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KERA's One Crisis Away project focuses on North Texans living on the financial edge.

One Crisis Away At The Holidays: Retail Spending Through The Decades

Lara Solt
KERA special contributor
Employees Leslie Luna, left, and Kenya Phelps straighten the TV display at Walmart in Dallas.

The pressure to shell out for holiday gifts, decorations, food, travel – it can push families to spend money they just don’t have. KERA is starting a new chapter in our ongoing look at life on the financial edge: One Crisis Away At The Holidays.

To kick things off we trace the modern-day history of retail spending and debt; from department store charge accounts, to wallets packed with plastic.

In 1945, Bing Crosby released 10 tracks of yuletide cheer and optimism, his famous album, Merry Christmas.

It came out the same year World War II ended. The post-war American economy was glowing with health. Through the 1950s and 60s wages were steadily rising, and people were ready to spend. Especially during the holidays.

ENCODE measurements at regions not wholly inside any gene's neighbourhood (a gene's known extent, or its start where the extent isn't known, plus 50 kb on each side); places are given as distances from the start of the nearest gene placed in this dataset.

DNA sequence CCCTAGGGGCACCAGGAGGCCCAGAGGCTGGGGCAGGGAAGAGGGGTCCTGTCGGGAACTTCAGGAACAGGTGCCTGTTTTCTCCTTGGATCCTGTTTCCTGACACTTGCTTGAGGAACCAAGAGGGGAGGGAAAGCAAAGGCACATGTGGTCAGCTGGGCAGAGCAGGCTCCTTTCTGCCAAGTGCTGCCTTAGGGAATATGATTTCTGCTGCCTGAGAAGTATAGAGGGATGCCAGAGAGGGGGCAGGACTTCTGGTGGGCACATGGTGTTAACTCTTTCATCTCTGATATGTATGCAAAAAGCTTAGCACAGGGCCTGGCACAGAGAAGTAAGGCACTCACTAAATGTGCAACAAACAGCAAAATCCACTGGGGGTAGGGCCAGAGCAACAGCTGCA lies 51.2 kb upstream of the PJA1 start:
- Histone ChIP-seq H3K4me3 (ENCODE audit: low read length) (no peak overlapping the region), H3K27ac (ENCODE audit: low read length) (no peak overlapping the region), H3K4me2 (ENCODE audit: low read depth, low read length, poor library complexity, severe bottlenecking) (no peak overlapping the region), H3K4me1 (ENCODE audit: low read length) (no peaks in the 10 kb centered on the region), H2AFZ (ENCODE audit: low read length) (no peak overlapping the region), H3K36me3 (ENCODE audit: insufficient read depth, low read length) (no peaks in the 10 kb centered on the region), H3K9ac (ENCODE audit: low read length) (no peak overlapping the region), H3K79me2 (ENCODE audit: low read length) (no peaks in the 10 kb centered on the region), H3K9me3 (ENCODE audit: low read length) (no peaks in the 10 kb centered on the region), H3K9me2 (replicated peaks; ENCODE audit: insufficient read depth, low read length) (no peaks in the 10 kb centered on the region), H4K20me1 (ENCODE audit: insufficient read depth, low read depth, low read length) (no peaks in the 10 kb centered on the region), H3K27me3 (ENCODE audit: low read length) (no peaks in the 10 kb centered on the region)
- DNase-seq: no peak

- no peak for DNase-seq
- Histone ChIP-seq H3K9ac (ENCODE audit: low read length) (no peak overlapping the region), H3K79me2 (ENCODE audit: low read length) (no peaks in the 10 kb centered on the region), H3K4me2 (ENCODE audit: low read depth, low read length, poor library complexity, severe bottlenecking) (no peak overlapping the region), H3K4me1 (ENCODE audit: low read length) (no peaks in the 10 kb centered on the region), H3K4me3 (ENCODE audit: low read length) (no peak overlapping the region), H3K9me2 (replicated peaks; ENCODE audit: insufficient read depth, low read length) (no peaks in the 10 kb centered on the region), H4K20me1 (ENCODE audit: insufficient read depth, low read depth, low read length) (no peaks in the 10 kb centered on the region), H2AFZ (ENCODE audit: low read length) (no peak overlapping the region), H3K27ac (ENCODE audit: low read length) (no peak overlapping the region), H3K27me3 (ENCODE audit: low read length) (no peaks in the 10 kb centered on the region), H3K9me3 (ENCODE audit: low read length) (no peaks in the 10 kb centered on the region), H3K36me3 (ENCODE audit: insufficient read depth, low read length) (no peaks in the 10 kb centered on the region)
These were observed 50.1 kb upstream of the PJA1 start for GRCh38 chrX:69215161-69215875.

Some cautious consumers put items on layaway. Others opened Christmas Club accounts at their local bank, putting aside a few dollars a week. A lot of shoppers took a different approach.

“We all hear how our parents and grandparents never borrowed any money, but they borrowed all the time,” says Louis Hyman, professor of business history at Cornell. “They just borrowed in different ways.”

Back in the 1950s, there wasn’t credit card debt as we know it today, just department store charge accounts people paid off each month. To see the evolution of spending and debt, click here.

Courtney Collins has been working as a broadcast journalist since graduating from the Medill School of Journalism at Northwestern University in 2004. Before coming to KERA in 2011, Courtney worked as a reporter for NPR member station WAMU in Washington D.C. While there she covered daily news and reported for the station’s weekly news magazine, Metro Connection.